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Choosing Doors for the Basement Remodel

April 3, 2012

One of my most favorite things about living in an old house is buying antique furniture to fit the surroundings and restoring the original woodwork. We lucked out on the purchase of our home because all the original woodwork is untouched – never painted – and in great shape for 80 years of wear. The only woodwork I’ve had to bring back to life is the front door. The antique furniture in the home I either refinished in the past or bought in good shape. I try to leave the original finish and patina and only refinish items that have been painted or are in rough shape.

When we took on the basement renovation I didn’t plan on buying salvaged doors that matched the interior doors in the rest of the home, but it was important to me to make the new space transition seamlessly into the rest of the house. I HATE going to an open house or a home tour, walking through a beautiful old home and then stumbling into a super contemporary addition or remodeled space that looks like it just dropped out of the sky. I know not everyone agrees, but I think that the remodel or addition should be done in the same style as the original house so it becomes part of the home.

Any who…I found beautiful two panel birch and pine doors (pine stiles and rails and birch panels) in OK shape at the local architectural salvage shop Materials Unlimited. The doors will be used for the laundry room, bathroom and closet. If I had checked to see if they were shellacked I wouldn’t have h to refinish them (blast!), but more on that later.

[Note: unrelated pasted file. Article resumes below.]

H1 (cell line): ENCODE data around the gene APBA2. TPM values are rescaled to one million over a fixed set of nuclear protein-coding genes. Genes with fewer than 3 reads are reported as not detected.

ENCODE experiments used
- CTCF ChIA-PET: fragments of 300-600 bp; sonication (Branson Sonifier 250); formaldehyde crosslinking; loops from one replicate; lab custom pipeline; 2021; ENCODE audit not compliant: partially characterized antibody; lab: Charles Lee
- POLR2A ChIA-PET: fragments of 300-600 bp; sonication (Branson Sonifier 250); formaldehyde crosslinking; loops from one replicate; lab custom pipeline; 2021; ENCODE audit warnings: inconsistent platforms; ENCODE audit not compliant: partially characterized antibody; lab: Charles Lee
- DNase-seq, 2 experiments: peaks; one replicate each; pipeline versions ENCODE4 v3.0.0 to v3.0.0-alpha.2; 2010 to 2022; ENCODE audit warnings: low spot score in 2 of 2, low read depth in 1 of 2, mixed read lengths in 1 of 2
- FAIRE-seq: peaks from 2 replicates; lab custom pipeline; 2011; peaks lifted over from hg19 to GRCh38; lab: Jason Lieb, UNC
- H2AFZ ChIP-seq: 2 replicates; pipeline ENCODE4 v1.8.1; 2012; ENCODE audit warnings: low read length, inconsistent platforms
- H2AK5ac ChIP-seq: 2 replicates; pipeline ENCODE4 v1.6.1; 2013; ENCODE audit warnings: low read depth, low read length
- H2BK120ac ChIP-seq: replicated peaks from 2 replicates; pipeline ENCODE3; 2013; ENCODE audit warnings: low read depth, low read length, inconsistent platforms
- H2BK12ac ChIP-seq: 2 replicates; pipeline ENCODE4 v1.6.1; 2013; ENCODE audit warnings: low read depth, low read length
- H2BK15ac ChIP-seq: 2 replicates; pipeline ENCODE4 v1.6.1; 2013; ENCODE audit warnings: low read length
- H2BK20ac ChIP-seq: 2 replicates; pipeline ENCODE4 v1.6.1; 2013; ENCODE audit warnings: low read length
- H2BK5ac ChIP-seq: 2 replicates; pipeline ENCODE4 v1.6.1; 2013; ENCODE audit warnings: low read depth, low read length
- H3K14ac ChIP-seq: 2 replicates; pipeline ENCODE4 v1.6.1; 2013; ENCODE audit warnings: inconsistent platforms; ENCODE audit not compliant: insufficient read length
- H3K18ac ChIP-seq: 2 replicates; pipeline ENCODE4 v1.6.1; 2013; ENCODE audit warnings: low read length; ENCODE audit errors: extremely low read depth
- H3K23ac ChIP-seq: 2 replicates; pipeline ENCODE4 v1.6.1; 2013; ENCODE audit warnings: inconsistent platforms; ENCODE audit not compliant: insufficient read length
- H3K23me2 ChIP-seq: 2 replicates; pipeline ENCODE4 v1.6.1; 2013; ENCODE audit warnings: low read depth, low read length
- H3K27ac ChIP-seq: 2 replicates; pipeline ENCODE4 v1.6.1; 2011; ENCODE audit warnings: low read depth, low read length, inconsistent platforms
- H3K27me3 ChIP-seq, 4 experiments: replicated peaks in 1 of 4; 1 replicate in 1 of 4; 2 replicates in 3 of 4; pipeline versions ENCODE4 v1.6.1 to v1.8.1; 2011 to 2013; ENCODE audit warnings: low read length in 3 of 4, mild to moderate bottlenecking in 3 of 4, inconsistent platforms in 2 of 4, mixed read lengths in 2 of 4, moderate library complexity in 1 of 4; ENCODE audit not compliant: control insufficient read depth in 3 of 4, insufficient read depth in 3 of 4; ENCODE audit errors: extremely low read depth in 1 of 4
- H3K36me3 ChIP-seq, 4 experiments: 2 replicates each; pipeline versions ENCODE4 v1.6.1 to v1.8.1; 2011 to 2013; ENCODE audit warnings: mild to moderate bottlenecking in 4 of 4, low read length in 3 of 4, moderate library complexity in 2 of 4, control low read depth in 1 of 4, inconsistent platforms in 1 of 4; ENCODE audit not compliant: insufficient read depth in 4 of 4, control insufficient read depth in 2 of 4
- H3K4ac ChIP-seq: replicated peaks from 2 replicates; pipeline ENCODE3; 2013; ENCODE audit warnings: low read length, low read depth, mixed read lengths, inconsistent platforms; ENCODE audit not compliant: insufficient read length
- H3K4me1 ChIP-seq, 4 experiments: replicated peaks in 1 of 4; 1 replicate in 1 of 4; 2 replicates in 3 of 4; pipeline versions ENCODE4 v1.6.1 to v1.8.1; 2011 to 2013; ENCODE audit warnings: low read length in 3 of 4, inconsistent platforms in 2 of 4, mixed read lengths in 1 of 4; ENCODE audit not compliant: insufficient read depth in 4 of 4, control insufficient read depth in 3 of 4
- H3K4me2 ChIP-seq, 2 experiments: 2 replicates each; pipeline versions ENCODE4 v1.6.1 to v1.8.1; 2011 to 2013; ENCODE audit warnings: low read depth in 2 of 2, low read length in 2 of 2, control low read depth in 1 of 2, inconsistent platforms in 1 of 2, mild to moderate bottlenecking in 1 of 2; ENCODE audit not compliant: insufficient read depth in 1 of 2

To read the tutorial on refinishing antiques click here.

Bathroom Door Before:

Bathroom door before

Bathroom Door After:

Closet Door Before:

Closet Door After:

Laundry Room Door Before:

Laundry Room Door After:




10 Comments leave one →
  1. narroyo permalink
    August 28, 2012 1:04 PM

    curoius about the door jambs. did you have to purchase or make new jambs, or did you just adjust the existing jambs? also, the doors have a beautiful finish. were they lacquered or just cleaned up? thank you.

    • August 28, 2012 4:47 PM

      since the basement wasn’t finished before we had to create door jambs from stock jamb material. The doors were stripped and then stained with a minwax oil-based stain and then padded with shellac. I’m glad you like them. Lots of elbow grease 🙂

  2. April 19, 2012 4:52 PM

    The doors look really good. You should start a side business!

    • April 19, 2012 10:17 PM

      I’ve thought about it…opening an Etsy shop to sell refinishing antiques…..maybe someday off in the future 🙂 Who knows where life will take me.

  3. saaraahsaaraah permalink
    April 4, 2012 12:30 PM

    Fantastic job! The doors are *stunning*. The hardware and hinges look wonderful as well.

  4. April 4, 2012 10:28 AM

    These are definitely amazing, and I sincerely hope that our bathroom door turns out half as good.

    • April 4, 2012 10:31 AM

      Thank you! The shellac was so easy
      too. I am going to coat the inside of the bathroom doors with poly for the waterproofing you talked about. We haven’t finished the shower yet though, so the shellac works for now.

  5. April 4, 2012 9:53 AM

    I can’t show this to my boyfriend because he will want to redo every door in our house. Every door that is buried under 60 years and 14 coats of paint. Yours turned out SO gorgeous.

    • April 4, 2012 10:33 AM

      I wouldn’t either if I were you, haha. 3 was a lot to do all at once. If we had 10 or more it would have taken forever…


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